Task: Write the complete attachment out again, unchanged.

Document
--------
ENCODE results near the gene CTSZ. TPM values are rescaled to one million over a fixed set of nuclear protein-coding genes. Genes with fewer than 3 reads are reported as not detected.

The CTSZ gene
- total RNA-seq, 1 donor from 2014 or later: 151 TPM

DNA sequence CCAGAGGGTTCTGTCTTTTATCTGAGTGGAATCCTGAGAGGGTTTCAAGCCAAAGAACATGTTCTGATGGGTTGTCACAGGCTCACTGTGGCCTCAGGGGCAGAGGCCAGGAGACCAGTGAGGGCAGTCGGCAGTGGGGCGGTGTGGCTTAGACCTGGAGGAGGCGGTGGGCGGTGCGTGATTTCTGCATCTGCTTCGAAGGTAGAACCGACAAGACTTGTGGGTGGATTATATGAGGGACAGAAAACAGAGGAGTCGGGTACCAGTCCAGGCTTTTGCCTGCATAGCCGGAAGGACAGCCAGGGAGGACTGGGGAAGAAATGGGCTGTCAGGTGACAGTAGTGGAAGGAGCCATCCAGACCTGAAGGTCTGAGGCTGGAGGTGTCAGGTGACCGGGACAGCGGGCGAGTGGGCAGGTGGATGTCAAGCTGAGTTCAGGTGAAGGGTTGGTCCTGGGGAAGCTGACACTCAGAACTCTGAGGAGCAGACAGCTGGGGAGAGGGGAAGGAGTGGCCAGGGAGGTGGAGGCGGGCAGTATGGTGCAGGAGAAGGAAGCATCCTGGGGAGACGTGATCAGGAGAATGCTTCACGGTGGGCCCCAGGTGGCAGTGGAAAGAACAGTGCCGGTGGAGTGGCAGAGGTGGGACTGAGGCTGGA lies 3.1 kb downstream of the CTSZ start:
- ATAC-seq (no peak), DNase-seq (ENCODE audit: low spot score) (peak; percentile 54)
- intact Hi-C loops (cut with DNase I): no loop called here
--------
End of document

ENCODE results near the gene CTSZ. TPM values are rescaled to one million over a fixed set of nuclear protein-coding genes. Genes with fewer than 3 reads are reported as not detected.

The CTSZ gene
- total RNA-seq, 1 donor from 2014 or later: 151 TPM

DNA sequence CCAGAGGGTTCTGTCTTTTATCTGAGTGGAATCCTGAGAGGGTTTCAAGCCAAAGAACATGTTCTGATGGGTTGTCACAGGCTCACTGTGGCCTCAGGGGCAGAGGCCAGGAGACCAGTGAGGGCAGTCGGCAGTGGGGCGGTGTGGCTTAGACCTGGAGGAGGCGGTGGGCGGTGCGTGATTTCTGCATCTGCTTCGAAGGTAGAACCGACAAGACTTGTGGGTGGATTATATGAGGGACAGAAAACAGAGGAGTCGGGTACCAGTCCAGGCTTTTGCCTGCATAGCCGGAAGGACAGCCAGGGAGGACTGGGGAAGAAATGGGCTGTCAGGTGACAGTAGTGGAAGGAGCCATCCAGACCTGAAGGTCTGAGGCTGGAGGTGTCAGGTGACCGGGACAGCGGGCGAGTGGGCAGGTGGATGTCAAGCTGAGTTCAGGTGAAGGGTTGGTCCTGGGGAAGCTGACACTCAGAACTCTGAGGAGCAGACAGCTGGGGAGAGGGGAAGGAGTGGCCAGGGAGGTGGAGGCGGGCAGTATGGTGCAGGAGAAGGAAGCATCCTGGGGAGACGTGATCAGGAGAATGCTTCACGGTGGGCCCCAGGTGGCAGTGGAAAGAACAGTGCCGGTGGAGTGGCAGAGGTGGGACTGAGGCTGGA lies 3.1 kb downstream of the CTSZ start:
- ATAC-seq (no peak), DNase-seq (ENCODE audit: low spot score) (peak; percentile 54)
- intact Hi-C loops (cut with DNase I): no loop called here